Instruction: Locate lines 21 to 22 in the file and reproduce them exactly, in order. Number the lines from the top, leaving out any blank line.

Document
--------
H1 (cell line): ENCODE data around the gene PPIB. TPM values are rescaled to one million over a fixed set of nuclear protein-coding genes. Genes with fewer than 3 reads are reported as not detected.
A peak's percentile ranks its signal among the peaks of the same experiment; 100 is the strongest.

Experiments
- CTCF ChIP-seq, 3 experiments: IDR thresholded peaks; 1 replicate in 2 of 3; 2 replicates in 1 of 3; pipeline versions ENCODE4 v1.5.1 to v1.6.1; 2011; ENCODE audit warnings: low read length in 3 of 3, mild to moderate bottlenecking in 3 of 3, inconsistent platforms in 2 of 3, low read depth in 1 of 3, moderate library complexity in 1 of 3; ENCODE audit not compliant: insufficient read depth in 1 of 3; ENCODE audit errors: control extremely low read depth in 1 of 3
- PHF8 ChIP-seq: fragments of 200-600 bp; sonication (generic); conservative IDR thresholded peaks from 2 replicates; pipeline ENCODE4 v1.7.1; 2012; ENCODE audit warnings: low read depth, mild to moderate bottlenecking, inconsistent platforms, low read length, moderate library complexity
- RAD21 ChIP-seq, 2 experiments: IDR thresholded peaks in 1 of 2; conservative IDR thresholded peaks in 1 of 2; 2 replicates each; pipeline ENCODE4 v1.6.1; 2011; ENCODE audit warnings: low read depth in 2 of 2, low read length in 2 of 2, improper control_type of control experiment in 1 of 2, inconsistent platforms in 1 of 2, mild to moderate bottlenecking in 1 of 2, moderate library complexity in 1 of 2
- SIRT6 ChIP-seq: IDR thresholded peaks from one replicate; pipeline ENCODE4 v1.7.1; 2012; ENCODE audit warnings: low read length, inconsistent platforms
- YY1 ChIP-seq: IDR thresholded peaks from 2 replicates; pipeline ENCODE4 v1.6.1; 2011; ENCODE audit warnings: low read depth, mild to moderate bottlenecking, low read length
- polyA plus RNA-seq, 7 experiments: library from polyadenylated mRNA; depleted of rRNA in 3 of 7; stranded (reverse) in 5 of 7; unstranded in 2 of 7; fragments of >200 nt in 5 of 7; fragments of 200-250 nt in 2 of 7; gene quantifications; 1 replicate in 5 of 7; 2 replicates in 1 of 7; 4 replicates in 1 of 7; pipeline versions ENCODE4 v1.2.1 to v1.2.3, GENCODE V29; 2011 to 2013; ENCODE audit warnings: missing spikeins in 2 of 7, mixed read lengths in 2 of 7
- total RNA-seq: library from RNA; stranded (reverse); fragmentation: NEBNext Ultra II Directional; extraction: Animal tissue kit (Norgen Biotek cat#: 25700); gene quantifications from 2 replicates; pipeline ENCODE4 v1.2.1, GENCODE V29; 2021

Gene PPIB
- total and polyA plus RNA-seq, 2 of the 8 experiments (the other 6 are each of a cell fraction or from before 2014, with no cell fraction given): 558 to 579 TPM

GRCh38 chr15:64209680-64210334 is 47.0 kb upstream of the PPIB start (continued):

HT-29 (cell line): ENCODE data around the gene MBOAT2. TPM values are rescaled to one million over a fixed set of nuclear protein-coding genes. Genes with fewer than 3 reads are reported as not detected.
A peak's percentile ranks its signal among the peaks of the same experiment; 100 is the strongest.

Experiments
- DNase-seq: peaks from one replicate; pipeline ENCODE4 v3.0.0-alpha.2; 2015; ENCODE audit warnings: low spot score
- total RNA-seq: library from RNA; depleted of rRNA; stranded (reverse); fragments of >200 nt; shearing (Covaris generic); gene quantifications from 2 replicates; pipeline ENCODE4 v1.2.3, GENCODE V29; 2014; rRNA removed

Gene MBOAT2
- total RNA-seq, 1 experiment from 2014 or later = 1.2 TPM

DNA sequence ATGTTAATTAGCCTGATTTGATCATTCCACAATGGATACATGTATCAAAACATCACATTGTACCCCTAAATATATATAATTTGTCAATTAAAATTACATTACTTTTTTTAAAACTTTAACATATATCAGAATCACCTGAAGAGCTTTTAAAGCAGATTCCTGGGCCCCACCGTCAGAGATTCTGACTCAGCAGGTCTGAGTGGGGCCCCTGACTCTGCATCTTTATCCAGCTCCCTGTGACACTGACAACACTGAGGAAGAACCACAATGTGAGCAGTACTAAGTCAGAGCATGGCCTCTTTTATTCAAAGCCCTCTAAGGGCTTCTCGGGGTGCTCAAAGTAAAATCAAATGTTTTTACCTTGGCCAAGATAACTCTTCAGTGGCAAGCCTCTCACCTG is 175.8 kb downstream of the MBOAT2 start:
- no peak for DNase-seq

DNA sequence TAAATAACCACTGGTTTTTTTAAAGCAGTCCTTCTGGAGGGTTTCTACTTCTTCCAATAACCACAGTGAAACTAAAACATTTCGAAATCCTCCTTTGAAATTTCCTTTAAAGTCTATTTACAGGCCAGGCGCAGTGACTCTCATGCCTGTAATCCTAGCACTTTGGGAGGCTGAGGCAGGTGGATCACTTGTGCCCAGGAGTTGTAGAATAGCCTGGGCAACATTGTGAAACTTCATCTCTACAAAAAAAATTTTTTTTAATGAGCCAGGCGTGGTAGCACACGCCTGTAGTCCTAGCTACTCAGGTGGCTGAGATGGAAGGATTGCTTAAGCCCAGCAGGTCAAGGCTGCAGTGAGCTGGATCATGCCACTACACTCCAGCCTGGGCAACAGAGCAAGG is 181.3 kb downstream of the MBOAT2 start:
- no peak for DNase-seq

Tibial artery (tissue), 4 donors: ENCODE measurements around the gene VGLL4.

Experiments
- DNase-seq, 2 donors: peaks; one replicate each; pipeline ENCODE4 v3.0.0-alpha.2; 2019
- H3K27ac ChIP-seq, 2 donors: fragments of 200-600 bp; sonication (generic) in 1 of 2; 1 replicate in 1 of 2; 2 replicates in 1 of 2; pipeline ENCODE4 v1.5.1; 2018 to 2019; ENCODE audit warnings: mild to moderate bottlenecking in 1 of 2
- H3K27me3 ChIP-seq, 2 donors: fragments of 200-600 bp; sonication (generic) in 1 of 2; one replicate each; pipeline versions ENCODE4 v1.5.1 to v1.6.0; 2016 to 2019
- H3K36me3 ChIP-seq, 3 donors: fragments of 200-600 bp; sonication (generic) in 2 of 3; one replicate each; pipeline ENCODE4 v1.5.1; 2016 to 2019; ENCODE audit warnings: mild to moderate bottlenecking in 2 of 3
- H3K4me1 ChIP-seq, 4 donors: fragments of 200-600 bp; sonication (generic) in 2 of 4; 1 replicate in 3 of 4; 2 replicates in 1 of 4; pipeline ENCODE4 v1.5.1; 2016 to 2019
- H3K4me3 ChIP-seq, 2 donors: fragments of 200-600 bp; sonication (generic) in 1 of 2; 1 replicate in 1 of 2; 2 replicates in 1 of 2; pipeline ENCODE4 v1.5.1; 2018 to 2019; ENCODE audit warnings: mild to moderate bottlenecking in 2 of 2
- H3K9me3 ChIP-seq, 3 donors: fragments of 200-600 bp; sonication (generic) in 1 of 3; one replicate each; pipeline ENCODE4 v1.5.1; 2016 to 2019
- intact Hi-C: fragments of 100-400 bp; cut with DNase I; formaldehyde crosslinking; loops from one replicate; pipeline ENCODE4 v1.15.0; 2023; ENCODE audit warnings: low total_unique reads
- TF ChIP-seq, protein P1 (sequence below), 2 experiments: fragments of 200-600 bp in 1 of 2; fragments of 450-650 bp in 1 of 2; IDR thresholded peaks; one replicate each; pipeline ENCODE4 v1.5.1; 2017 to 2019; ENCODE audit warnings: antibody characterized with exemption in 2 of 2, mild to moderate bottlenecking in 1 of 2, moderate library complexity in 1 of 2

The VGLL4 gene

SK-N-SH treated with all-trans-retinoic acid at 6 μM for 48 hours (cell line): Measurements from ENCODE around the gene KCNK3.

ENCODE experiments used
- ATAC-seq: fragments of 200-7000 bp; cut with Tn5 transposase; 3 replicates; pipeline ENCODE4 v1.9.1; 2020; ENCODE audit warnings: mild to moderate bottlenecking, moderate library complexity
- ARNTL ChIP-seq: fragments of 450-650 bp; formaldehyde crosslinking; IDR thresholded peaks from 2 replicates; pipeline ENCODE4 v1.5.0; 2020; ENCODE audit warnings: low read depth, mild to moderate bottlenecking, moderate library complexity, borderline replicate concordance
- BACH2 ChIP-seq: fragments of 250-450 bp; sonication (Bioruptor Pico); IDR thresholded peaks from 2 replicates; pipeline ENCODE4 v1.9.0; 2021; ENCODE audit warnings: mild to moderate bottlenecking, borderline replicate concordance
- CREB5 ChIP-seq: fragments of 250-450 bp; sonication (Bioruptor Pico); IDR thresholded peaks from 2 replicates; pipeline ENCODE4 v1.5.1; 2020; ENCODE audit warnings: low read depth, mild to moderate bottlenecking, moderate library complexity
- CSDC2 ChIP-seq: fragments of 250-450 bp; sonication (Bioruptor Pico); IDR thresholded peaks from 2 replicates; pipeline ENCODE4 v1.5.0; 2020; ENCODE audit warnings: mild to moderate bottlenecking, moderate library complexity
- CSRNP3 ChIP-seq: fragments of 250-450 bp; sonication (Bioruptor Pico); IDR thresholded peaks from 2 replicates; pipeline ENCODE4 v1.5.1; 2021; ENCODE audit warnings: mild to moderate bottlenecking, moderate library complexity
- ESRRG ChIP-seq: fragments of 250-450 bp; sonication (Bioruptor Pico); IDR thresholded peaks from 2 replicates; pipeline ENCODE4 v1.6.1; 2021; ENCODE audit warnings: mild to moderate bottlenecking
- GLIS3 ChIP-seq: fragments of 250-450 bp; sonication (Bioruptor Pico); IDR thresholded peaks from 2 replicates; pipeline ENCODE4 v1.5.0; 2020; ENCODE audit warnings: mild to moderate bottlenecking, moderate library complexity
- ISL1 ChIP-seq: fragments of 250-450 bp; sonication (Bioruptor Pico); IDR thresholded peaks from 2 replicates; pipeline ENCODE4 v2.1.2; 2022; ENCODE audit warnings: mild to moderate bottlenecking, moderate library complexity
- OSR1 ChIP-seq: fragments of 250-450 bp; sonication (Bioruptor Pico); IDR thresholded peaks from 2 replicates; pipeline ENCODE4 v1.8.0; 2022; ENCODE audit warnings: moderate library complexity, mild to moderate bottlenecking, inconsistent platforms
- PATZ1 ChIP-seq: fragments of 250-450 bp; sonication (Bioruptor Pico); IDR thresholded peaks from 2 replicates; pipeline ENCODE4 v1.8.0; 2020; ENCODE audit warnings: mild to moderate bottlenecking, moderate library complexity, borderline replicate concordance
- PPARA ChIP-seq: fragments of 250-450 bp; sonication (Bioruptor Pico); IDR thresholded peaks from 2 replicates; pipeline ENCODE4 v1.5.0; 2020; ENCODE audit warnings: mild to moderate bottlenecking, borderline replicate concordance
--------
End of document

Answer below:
DNA sequence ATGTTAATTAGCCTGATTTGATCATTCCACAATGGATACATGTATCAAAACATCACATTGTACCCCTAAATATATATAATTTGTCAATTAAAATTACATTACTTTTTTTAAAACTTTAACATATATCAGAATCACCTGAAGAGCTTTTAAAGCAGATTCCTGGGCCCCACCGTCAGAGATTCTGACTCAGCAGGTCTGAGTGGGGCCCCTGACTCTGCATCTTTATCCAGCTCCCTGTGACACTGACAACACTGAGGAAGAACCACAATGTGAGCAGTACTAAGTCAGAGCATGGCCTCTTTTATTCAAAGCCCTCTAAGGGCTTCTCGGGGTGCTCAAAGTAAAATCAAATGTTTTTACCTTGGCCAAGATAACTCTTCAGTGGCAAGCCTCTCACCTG is 175.8 kb downstream of the MBOAT2 start:
- no peak for DNase-seq